If Unilever Can't Magic Up Growth It Will Have To Buy It: Gadfly
For evidence of how much good the whiff of a hostile takeover can bring, look no further than Unilever NV's transformation since Kraft Heinz Co.'s failed tilt at the Anglo-Dutch consumer goods group in February.
Unilever staff took 30 percent fewer flights in the first half and the firm paid 24 percent less for their seats. Ad campaigns ran longer before being updated, and shoots took place at less glamorous locations. While Unilever takes pride in treating stakeholders fairly, even the supply chain got squeezed, with 500 million euros ($575 million) of costs being zapped.
As CEO Paul Polman says, this is a different Unilever. The underlying operating margin widened to 17.8 percent in the first half, and the goal of hitting 20 percent by 2020 looks achievable. To recap, Kraft Heinz is at 27 percent.
The snag is that Unilever appears to be over-reliant on margin expansion to grow the bottom line, with net income up 18 percent in the period. Unilever's 3 percent underlying sales growth came entirely through price increases: volumes were flat even as the world economy is estimated to grow by 3.5 percent this year.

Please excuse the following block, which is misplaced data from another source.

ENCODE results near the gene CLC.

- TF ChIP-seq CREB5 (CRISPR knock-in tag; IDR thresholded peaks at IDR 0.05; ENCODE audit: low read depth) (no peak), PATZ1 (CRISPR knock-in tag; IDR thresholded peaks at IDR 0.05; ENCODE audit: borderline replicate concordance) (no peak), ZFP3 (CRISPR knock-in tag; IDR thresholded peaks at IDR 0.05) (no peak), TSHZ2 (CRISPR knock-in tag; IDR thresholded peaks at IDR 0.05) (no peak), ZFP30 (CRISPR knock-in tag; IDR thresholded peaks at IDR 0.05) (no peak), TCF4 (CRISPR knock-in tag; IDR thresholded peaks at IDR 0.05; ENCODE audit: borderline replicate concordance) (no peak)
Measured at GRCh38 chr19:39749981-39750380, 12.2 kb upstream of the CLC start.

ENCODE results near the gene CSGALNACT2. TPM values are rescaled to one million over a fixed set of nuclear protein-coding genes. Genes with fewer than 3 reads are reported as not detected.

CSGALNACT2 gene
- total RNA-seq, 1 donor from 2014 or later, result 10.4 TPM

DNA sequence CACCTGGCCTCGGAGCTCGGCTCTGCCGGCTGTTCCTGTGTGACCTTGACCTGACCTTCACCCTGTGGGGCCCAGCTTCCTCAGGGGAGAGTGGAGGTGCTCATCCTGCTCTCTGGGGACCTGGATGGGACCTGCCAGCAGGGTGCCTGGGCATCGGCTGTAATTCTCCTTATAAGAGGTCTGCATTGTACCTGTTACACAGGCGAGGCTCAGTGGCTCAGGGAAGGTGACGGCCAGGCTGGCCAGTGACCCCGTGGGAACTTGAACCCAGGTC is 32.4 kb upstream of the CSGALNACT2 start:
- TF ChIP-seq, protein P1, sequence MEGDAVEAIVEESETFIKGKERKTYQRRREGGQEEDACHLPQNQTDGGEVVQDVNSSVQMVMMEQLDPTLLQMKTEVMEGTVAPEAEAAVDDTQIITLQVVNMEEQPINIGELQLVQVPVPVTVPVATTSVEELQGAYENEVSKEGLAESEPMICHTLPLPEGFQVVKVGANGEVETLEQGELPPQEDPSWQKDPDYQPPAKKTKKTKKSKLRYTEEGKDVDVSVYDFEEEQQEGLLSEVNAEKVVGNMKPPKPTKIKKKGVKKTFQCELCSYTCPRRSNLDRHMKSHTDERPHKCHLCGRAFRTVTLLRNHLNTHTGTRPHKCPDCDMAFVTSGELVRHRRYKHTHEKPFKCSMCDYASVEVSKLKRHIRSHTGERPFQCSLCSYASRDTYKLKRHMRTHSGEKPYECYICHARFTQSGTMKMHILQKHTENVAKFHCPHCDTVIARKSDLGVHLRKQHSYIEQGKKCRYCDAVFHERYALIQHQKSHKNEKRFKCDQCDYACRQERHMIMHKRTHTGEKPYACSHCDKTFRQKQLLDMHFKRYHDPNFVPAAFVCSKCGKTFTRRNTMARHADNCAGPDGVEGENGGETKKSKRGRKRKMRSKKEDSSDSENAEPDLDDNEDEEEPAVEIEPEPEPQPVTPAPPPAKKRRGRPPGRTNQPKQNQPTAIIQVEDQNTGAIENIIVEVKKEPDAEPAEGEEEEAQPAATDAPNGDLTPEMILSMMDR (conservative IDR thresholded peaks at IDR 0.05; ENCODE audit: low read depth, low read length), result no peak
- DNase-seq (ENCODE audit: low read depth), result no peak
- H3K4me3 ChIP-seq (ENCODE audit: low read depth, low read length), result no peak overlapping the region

The snapshot is distorted by the fact that three markets -- Brazil, India and Indonesia -- faced some specific issues. The planned sale of the poorly performing spreads business will remove one drag, but not much. Stripping this out, underlying volume growth was just 0.3 percent in the first half. A recovery in emerging markets, which have held back the group since the financial crisis, would help.
Even so, the unavoidable conclusion is that Unilever is going to have to spend to grow if Polman is to fend off another takeover assault. The restrictions stopping Kraft from making an offer lapse in weeks.
Polman has to reinvest much of Unilever's efficiency gains in product innovation and pushing existing products into new geographies. He will also need to consider M&A -- buying established brands with decent growth profiles, or new, millennial-friendly products that can be sold through Unilever's global network.
Unilever's low gearing gives it substantial resources to deploy in this effort. But buying growth won't come cheap. Unilever may hope that the stellar price achieved by Reckitt Benckiser Plc for its food business this week bodes well for the sale of its own spreads business.
Unfortunately it bodes ill for the cost of fixing Unilever's growth problem.
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